|Publication number||US8112469 B1|
|Application number||US 12/395,869|
|Publication date||Feb 7, 2012|
|Filing date||Mar 2, 2009|
|Priority date||Mar 2, 2009|
|Publication number||12395869, 395869, US 8112469 B1, US 8112469B1, US-B1-8112469, US8112469 B1, US8112469B1|
|Original Assignee||Lockheed Martin Corporation|
|Export Citation||BiBTeX, EndNote, RefMan|
|Patent Citations (21), Referenced by (2), Classifications (8), Legal Events (2)|
|External Links: USPTO, USPTO Assignment, Espacenet|
The disclosed system and method relate to network devices, and more specifically, the disclosed system and method relate to emergency control devices for network devices.
Military networks include devices such as network switches that may be configured with a battleshort mode in which the network device is prohibited from shutting down even if it detects an over-temperature condition during a battle situation. Once the battle situation is over, a command station sends the network device simple network management protocol (SNMP) messages or commands over the network instructing the network device to exit battleshort mode and begin tracking over-temperature conditions to avoid destruction caused by a burnout. However, conventional military network devices are susceptible to damage during failed network conditions as the network devices will not receive the SNMP messages from the command station inevitably leading to the failure and destruction of the equipment.
Attempts to solve this problem include transmitting an audio alarm or a signal that causes a graphical user interface (GUI) on a computer located at the command station to be displayed. A user operating the computer at the command station receives the alarm and then deploys personnel to locate the faulty network device and manually shut it down. However, some equipment may burnout in as little as five to ten minutes, which in some situations does not enable personnel to locate and shutdown the equipment.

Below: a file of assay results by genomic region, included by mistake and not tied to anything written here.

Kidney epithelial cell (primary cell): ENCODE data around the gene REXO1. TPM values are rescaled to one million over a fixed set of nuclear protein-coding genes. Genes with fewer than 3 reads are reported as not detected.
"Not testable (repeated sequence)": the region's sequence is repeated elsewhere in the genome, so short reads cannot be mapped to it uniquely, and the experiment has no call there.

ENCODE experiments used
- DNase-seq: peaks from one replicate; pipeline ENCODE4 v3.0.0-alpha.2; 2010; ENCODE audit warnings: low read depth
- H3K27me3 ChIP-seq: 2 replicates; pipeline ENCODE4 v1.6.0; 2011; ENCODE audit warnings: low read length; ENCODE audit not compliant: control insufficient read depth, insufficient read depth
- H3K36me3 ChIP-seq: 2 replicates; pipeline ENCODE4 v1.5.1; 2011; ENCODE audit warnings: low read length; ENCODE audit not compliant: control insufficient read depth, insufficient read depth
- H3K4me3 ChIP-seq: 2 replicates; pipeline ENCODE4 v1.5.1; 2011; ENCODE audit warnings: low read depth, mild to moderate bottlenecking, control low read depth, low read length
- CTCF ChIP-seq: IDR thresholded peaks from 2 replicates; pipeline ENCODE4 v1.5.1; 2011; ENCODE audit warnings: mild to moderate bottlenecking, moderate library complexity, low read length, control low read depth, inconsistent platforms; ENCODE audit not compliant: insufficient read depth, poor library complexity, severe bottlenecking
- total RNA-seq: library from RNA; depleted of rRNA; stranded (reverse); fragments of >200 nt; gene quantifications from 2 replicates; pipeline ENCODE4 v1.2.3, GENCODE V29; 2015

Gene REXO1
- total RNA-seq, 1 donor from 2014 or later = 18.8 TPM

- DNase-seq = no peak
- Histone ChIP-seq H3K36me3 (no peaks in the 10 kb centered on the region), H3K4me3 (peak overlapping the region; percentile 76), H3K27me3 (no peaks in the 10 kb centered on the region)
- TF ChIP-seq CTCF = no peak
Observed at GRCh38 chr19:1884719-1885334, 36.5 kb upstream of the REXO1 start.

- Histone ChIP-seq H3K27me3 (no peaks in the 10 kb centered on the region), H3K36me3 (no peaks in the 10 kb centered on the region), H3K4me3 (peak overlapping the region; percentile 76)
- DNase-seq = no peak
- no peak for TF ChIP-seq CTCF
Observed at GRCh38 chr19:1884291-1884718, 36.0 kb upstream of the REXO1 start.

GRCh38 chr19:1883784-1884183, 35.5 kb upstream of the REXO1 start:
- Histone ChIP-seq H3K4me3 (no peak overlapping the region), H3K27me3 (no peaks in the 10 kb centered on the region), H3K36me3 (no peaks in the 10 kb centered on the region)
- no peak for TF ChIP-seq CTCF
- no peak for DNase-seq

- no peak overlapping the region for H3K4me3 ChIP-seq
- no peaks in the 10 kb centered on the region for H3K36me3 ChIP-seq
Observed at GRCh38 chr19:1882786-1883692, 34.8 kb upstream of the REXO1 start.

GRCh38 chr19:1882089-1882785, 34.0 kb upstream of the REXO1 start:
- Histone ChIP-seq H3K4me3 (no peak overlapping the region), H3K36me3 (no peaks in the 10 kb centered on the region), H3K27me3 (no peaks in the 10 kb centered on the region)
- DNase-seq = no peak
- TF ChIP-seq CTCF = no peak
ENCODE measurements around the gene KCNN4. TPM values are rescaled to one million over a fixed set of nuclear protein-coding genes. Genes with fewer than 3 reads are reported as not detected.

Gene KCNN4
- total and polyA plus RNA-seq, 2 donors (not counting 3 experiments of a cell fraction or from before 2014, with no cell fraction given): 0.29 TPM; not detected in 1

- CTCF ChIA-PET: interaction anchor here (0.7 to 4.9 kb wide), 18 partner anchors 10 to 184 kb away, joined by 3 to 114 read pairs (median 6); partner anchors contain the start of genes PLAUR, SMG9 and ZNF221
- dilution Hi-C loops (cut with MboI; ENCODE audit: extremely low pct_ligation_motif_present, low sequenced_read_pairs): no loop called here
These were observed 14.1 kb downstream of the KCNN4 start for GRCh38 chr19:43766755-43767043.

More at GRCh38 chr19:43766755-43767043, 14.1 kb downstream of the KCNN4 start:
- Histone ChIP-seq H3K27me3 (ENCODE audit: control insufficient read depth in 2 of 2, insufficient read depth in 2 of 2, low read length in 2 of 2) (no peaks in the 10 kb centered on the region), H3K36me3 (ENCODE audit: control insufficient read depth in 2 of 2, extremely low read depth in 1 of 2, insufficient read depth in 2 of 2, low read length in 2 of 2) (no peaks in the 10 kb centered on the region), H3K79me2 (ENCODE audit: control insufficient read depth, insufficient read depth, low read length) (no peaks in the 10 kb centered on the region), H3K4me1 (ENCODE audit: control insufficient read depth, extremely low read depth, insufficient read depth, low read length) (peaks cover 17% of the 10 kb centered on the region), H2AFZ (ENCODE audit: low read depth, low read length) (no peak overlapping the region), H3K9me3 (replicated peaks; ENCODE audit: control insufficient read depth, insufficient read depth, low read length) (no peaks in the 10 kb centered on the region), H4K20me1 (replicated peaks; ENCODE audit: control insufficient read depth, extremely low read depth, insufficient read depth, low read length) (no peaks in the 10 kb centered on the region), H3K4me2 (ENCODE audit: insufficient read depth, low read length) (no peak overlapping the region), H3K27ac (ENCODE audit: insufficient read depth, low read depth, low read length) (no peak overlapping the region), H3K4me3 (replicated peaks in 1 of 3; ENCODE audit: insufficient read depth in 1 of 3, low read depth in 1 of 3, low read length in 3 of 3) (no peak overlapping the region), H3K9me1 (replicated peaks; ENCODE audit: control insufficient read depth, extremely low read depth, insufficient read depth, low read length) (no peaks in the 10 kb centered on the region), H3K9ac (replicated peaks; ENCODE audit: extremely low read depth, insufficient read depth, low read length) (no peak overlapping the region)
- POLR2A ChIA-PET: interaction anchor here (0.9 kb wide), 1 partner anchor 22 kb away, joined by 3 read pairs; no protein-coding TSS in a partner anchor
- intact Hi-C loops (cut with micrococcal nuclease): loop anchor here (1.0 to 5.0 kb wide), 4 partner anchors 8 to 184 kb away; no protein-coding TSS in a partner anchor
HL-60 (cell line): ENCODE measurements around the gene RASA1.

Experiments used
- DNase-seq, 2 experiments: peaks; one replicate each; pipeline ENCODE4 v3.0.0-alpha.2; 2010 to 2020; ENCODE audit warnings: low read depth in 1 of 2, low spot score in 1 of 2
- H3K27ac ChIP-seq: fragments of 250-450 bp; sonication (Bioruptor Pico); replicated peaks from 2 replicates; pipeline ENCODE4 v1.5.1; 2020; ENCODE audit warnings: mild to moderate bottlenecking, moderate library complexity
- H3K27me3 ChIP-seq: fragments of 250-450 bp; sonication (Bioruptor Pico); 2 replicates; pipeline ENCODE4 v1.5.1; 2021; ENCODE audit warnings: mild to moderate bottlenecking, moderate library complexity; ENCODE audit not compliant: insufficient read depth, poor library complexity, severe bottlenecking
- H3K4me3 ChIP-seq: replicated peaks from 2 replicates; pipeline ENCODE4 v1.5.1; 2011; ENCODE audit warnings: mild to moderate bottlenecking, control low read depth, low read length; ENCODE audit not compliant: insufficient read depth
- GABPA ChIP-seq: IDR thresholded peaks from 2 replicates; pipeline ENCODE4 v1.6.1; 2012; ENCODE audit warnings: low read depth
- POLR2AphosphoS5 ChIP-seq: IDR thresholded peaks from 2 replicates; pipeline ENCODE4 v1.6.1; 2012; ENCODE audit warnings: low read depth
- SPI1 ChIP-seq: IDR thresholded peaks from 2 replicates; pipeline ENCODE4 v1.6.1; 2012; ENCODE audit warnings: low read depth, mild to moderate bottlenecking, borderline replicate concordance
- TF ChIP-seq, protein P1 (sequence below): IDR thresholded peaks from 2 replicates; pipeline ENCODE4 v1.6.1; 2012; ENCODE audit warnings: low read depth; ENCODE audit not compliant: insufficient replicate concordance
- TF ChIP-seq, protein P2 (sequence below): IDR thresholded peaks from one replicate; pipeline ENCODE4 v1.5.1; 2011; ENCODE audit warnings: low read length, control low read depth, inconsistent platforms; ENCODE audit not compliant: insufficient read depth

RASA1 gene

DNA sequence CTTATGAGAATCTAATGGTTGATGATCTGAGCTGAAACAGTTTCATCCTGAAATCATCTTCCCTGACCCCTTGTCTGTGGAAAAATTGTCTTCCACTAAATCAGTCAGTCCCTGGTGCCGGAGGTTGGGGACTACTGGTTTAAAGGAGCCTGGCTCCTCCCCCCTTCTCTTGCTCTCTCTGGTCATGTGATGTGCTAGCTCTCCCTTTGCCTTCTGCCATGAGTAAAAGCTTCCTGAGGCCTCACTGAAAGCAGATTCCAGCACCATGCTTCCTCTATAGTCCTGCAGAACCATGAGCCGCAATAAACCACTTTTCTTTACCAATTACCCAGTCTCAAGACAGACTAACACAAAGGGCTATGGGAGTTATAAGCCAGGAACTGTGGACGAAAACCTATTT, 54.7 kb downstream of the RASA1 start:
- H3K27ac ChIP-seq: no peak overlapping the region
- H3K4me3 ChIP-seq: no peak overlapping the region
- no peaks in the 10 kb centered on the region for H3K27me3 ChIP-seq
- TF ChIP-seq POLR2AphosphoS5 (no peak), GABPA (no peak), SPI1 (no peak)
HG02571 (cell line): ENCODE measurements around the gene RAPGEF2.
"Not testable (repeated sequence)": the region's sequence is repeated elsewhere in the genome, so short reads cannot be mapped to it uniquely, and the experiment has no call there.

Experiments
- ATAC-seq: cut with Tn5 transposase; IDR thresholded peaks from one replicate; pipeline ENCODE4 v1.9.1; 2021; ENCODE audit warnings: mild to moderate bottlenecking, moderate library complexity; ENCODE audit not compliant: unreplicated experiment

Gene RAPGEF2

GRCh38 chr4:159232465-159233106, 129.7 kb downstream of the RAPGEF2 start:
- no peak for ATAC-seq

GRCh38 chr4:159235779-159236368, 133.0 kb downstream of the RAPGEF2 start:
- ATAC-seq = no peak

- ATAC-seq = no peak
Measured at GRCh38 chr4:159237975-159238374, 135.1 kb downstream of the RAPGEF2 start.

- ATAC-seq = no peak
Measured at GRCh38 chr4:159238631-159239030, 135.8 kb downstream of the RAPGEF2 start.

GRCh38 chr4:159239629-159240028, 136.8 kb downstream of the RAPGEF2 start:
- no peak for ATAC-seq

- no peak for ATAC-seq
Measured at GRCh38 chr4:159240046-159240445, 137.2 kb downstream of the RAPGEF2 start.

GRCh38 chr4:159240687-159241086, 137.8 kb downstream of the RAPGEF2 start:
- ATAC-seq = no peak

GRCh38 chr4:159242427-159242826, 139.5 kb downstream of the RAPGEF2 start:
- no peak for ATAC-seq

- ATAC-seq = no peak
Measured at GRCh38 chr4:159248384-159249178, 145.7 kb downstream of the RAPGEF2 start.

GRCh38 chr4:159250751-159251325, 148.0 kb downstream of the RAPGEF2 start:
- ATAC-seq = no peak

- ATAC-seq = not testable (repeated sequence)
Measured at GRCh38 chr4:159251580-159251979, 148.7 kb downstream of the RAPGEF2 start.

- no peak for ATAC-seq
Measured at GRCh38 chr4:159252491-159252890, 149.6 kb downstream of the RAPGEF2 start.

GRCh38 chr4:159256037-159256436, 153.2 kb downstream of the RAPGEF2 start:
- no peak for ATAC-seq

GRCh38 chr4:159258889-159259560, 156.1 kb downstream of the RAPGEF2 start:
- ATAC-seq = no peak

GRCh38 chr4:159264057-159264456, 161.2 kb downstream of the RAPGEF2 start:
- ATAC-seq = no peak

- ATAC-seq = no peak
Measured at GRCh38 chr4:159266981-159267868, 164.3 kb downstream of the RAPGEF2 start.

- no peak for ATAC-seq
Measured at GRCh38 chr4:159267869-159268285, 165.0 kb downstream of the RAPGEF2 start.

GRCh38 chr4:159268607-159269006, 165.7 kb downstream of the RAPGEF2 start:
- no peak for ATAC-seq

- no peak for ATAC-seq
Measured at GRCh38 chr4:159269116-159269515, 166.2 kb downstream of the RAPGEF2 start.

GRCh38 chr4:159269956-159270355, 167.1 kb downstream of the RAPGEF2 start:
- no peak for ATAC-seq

Accordingly, an improved system and method for preventing equipment burnout after a battleshort condition is desirable.
In some embodiments, an emergency override system includes first and second communication interfaces, a network interface, a sensor, and a processor. The first communication interface is connected to the second communication interface by a communication line. The sensor is disposed along the communication line and is configured to output signals in response to sensing network data being transmitted on the communication line. The switch is disposed along the communication line and has an open configuration and a closed configuration. The processor is coupled to the switch and the sensor and is configured to control the opening and closing of the switch in response to the signals transmitted by the sensor.
In some embodiments, a method comprises determining if network data is being transmitted over a communication line, outputting a high impedance to the communication line if network data is being transmitted over the communication line, and opening a switch and outputting device control data to the communication data line if data is not being transmitted on the communication line. The communication line is disposed between a first communication interface connected to the network device and a second communication interface connected to a network.
In some embodiments, a machine readable storage medium is encoded with program code, wherein when the program code is executed by a processor, the processor performs a method. The method comprises determining if network data is being transmitted over a communication line, outputting a high impedance to the communication line if network data is being transmitted over the communication line, and opening a switch and outputting device control data to the communication data line if data is not being transmitted on the communication line. The communication line is disposed between a first communication interface connected to the network device and a second communication interface connected to a network.